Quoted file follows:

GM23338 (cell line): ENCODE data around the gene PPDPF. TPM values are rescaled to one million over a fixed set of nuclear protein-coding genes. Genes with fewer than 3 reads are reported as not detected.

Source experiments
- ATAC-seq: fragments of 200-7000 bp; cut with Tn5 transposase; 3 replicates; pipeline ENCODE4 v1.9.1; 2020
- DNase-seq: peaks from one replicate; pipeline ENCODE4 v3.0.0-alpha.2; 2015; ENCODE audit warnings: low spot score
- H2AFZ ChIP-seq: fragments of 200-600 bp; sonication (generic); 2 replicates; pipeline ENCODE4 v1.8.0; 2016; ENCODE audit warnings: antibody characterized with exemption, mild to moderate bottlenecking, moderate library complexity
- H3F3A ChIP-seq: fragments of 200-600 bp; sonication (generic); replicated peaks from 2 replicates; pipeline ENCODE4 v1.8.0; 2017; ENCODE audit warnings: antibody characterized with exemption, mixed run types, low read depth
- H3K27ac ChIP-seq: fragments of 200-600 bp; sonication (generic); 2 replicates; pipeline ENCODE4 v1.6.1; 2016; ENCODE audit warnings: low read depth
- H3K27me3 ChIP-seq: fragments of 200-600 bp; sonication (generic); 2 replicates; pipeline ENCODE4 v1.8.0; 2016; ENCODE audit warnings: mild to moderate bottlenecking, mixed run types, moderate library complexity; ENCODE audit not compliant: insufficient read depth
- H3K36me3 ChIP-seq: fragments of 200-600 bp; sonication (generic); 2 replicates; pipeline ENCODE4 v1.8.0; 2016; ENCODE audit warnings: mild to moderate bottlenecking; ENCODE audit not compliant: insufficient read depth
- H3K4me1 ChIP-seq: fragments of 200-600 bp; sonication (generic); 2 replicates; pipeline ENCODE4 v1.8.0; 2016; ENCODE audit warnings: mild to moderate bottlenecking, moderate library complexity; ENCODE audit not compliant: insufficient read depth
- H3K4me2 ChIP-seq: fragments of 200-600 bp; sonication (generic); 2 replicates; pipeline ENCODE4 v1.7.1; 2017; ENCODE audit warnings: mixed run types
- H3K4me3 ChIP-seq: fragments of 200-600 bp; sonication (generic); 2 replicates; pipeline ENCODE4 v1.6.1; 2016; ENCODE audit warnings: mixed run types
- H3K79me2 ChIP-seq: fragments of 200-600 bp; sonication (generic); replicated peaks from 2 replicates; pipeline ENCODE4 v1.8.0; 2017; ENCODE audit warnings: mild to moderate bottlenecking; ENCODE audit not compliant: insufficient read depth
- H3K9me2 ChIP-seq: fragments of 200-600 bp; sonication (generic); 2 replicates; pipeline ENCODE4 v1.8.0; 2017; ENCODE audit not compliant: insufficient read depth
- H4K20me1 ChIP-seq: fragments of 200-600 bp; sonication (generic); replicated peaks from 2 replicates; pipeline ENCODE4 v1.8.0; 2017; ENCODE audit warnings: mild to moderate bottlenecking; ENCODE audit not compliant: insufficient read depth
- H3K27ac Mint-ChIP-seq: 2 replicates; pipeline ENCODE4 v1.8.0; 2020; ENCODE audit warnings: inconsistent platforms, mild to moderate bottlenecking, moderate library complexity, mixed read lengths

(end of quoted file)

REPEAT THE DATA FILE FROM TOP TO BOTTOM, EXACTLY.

GM23338 (cell line): ENCODE data around the gene PPDPF. TPM values are rescaled to one million over a fixed set of nuclear protein-coding genes. Genes with fewer than 3 reads are reported as not detected.

Source experiments
- ATAC-seq: fragments of 200-7000 bp; cut with Tn5 transposase; 3 replicates; pipeline ENCODE4 v1.9.1; 2020
- DNase-seq: peaks from one replicate; pipeline ENCODE4 v3.0.0-alpha.2; 2015; ENCODE audit warnings: low spot score
- H2AFZ ChIP-seq: fragments of 200-600 bp; sonication (generic); 2 replicates; pipeline ENCODE4 v1.8.0; 2016; ENCODE audit warnings: antibody characterized with exemption, mild to moderate bottlenecking, moderate library complexity
- H3F3A ChIP-seq: fragments of 200-600 bp; sonication (generic); replicated peaks from 2 replicates; pipeline ENCODE4 v1.8.0; 2017; ENCODE audit warnings: antibody characterized with exemption, mixed run types, low read depth
- H3K27ac ChIP-seq: fragments of 200-600 bp; sonication (generic); 2 replicates; pipeline ENCODE4 v1.6.1; 2016; ENCODE audit warnings: low read depth
- H3K27me3 ChIP-seq: fragments of 200-600 bp; sonication (generic); 2 replicates; pipeline ENCODE4 v1.8.0; 2016; ENCODE audit warnings: mild to moderate bottlenecking, mixed run types, moderate library complexity; ENCODE audit not compliant: insufficient read depth
- H3K36me3 ChIP-seq: fragments of 200-600 bp; sonication (generic); 2 replicates; pipeline ENCODE4 v1.8.0; 2016; ENCODE audit warnings: mild to moderate bottlenecking; ENCODE audit not compliant: insufficient read depth
- H3K4me1 ChIP-seq: fragments of 200-600 bp; sonication (generic); 2 replicates; pipeline ENCODE4 v1.8.0; 2016; ENCODE audit warnings: mild to moderate bottlenecking, moderate library complexity; ENCODE audit not compliant: insufficient read depth
- H3K4me2 ChIP-seq: fragments of 200-600 bp; sonication (generic); 2 replicates; pipeline ENCODE4 v1.7.1; 2017; ENCODE audit warnings: mixed run types
- H3K4me3 ChIP-seq: fragments of 200-600 bp; sonication (generic); 2 replicates; pipeline ENCODE4 v1.6.1; 2016; ENCODE audit warnings: mixed run types
- H3K79me2 ChIP-seq: fragments of 200-600 bp; sonication (generic); replicated peaks from 2 replicates; pipeline ENCODE4 v1.8.0; 2017; ENCODE audit warnings: mild to moderate bottlenecking; ENCODE audit not compliant: insufficient read depth
- H3K9me2 ChIP-seq: fragments of 200-600 bp; sonication (generic); 2 replicates; pipeline ENCODE4 v1.8.0; 2017; ENCODE audit not compliant: insufficient read depth
- H4K20me1 ChIP-seq: fragments of 200-600 bp; sonication (generic); replicated peaks from 2 replicates; pipeline ENCODE4 v1.8.0; 2017; ENCODE audit warnings: mild to moderate bottlenecking; ENCODE audit not compliant: insufficient read depth
- H3K27ac Mint-ChIP-seq: 2 replicates; pipeline ENCODE4 v1.8.0; 2020; ENCODE audit warnings: inconsistent platforms, mild to moderate bottlenecking, moderate library complexity, mixed read lengths